Missing Someone Who Was Never There
I’m reading Jasper Fforde’s The Last Dragonslayer. It’s the ChickieNob’s book, but she left it on my bed. I had been reading Judy Blume’s new book, and I got to the first plane crash and I was done. DONE. Done with a capital D. I closed the book and decided not to torture myself. I’m already not great with air travel, so it seemed like a poor idea to poison myself more.
I picked up Fforde’s book and started reading to get the scene out of my head, and I ended up liking the beginning so much that I told the ChickieNob that I wasn’t giving the book back for a few days.
Anyway, the main character in the book is an orphan, and in a scene on page 43, she is speaking to a fellow orphan who is admitting that he misses his unknown parents.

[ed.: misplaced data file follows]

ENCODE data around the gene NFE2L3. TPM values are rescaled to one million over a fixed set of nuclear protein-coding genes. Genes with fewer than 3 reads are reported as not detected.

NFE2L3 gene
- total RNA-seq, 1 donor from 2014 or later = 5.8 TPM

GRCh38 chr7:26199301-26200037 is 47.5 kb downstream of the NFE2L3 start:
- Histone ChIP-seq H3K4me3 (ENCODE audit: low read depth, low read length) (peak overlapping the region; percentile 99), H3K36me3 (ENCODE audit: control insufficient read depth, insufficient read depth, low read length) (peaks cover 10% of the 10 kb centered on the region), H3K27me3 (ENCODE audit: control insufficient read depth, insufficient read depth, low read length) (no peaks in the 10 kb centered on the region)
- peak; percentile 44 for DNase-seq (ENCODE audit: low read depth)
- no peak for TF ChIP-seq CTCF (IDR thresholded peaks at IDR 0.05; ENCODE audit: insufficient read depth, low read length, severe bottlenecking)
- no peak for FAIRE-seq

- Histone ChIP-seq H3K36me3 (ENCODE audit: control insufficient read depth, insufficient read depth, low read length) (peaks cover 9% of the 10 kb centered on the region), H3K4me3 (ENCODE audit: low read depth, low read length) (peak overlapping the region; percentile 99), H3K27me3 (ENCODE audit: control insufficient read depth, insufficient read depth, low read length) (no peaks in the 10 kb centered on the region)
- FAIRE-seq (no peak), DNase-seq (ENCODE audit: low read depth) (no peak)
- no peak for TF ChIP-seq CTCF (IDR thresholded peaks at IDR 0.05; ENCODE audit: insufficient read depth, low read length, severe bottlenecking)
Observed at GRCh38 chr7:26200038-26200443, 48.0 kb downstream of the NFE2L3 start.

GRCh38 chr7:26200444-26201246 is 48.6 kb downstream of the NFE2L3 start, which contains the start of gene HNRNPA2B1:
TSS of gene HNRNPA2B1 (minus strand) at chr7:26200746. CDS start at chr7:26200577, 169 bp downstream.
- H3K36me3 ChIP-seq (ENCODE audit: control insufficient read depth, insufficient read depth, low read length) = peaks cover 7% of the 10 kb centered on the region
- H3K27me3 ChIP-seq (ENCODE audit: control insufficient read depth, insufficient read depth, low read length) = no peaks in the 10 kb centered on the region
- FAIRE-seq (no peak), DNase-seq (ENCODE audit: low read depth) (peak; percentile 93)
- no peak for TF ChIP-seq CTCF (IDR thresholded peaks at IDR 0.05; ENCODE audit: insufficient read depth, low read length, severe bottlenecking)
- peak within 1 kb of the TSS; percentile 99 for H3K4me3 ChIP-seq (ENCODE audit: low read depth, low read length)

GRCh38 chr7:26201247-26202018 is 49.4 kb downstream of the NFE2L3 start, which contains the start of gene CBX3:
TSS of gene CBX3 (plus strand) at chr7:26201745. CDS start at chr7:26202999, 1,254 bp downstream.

“I miss my father,” said Tiger. “I don’t know who he is, where he is, or whether he’s alive or even knows I’m here — but I miss him.”
“Me, too,” I said, blowing my nose and thinking for a moment before clapping my hands together.
It was such a touching moment in what is usually a whimsical and humourous book. We relate so deeply to this thought: Of course he would miss his father, even if he never knew his father. Of course he would feel his absence deeply. We are meant to know our origins, to know our connection to the world around us.
But I reread that sentence flipping the child-parent relationship:
“I miss my child,” said Melissa. “I don’t know who she would have been, or when she would have come, or whether she’s out there still waiting to be born — but I miss her.”
Why does the understanding only flow in one direction? Why don’t we extend the same empathy towards the childless mother as we do the motherless child?
I don’t know — it was such a jarring moment, and then I fell back into the story.